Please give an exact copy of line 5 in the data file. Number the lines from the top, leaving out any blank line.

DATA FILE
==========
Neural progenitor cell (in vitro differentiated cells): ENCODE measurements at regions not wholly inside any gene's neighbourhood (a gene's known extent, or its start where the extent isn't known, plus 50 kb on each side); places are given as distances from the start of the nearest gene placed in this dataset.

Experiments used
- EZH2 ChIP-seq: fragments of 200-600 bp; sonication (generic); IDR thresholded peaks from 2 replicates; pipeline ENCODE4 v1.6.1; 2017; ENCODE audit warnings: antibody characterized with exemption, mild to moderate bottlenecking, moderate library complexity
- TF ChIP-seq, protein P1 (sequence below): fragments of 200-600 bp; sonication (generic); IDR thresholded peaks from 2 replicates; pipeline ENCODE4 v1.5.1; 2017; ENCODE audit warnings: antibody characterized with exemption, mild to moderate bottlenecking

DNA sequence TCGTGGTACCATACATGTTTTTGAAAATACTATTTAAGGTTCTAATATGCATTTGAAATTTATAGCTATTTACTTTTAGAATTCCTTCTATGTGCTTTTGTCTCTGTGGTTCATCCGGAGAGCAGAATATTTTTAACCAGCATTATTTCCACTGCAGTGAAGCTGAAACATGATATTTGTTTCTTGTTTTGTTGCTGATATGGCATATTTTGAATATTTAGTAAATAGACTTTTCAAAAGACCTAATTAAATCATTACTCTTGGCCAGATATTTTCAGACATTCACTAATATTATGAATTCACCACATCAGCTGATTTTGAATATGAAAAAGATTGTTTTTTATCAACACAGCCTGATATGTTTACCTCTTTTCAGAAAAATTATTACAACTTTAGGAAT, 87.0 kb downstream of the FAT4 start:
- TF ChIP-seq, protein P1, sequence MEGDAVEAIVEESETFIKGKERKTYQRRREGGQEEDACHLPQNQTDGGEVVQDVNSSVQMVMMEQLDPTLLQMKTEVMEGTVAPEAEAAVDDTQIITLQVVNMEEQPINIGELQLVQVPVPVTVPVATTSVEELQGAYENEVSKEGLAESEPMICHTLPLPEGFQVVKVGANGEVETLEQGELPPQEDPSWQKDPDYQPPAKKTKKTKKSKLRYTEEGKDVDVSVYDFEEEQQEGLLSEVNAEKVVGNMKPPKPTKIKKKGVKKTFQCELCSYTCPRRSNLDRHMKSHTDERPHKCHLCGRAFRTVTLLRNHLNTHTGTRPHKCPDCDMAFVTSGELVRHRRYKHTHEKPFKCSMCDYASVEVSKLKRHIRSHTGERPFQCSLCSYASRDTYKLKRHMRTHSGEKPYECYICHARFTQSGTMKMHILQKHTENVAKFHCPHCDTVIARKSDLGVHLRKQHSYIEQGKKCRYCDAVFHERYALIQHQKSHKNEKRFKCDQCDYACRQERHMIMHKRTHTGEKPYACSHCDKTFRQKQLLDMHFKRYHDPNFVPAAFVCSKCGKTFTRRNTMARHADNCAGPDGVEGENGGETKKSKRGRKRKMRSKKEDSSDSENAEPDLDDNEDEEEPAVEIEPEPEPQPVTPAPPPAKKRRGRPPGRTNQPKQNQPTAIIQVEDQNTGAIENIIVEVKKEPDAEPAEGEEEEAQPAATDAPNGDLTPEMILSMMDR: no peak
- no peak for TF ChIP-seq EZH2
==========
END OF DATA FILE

DNA sequence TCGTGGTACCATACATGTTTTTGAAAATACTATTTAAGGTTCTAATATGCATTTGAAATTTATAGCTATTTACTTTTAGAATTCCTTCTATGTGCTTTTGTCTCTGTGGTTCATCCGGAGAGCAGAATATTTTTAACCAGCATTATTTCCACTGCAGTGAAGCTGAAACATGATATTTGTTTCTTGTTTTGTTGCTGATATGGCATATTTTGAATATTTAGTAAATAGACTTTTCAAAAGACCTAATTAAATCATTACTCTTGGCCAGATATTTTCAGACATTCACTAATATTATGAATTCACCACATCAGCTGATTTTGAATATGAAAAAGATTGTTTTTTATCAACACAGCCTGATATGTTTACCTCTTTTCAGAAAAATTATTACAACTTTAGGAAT, 87.0 kb downstream of the FAT4 start: